There are several little known programs around this area and across the country that provides lots of benefit to millions of people. They are the Foster Grandparents Program, Senior Companion Program and RSVP (Retired Senior Volunteer Program) collectively known as Senior Corps (related to AmeriCorps). Each of these efforts involves volunteers over 55 years of age that provide vital support in our communities.
The Senior Companion Program pairs senior volunteers with frail or disabled individuals who are homebound. By taking care of routine chores and providing transportation to medical appointments or the grocery store, Senior Companions are often the only reason that frail or disabled senior citizens are able to remain in their homes and avoid living in a costly long-term care facility. More than 700,000 frail and disabled Americans are able to continue living on their own because of Senior Companion volunteers, saving the federal government millions of dollars.
The Foster Grandparents Program pairs senior volunteers with at-risk and special needs children in schools, youth shelters, and correctional facilities. The presence of a Foster Grandparent has marked improvement on the reading skills, school attendance, and behavior of the 140,000 children that they mentor. Without Foster Grandparents, local schools and facilities would not be able to afford to pay for the individual attention that these children need in order to keep up with their peers.
Through RSVP, seniors across the country are connected to volunteer opportunities with over 65,000 local organizations. Not only does RSVP ensure that senior volunteers’ skills are best matched to a local organization, it also guarantees that volunteers time is put to use satisfying whatever unique needs their communities may have. Additionally, senior volunteers reap the mental and physical benefits of remaining active.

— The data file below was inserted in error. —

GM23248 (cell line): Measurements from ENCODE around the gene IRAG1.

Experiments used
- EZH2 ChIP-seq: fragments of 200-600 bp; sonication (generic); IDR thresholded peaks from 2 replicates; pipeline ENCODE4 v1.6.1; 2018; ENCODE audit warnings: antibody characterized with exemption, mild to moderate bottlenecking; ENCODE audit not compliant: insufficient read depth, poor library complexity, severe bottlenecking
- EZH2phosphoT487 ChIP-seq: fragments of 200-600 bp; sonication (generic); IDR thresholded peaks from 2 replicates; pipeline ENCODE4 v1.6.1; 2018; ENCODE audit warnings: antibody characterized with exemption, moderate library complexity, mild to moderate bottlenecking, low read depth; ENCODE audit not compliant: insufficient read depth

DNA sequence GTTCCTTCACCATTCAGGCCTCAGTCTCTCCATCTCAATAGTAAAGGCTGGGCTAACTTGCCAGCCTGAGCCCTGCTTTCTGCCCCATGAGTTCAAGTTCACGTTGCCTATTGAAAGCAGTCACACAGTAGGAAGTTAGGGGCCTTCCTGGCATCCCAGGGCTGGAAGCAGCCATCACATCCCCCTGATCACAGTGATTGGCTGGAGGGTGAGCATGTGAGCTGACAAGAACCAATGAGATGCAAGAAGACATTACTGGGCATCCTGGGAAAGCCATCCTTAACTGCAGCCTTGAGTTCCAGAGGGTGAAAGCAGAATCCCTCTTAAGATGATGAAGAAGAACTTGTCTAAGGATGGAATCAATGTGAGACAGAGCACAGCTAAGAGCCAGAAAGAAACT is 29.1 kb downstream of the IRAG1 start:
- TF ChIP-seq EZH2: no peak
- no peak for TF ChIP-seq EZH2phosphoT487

In the current 2015 budget proposal from the President each of these programs will be cut (RSVP suffering the worst with the elimination of 66% of its federal funding). These cuts fly in the face of common sense. These programs save money by keeping other elderly out of long term care facilities or helping children catch up with their peers academically. RSVP locally helps organizations like local food banks, meals on wheels, museums, libraries and many other great agencies.
As more and more Americans reach 60 years of age we need avenues where they can participate and help solve problems in their communities. These Senior Corps programs are part of that solution. I urge those in Congress to oppose this aspect of the Administration’s 2015 proposed budget. I urge everyone else to write to their Senators (Cornyn and Cruz) or Representatives in Washington (Carter and Conaway) and ask that they oppose these changes and cuts in funding to Senior Corps (sister programs to AmeriCorps and part of the Corporation for National and Community Service).
In these challenging days, we need the wisdom and heartfelt efforts of those elders willing to volunteer to help struggling non-profits achieve their goals.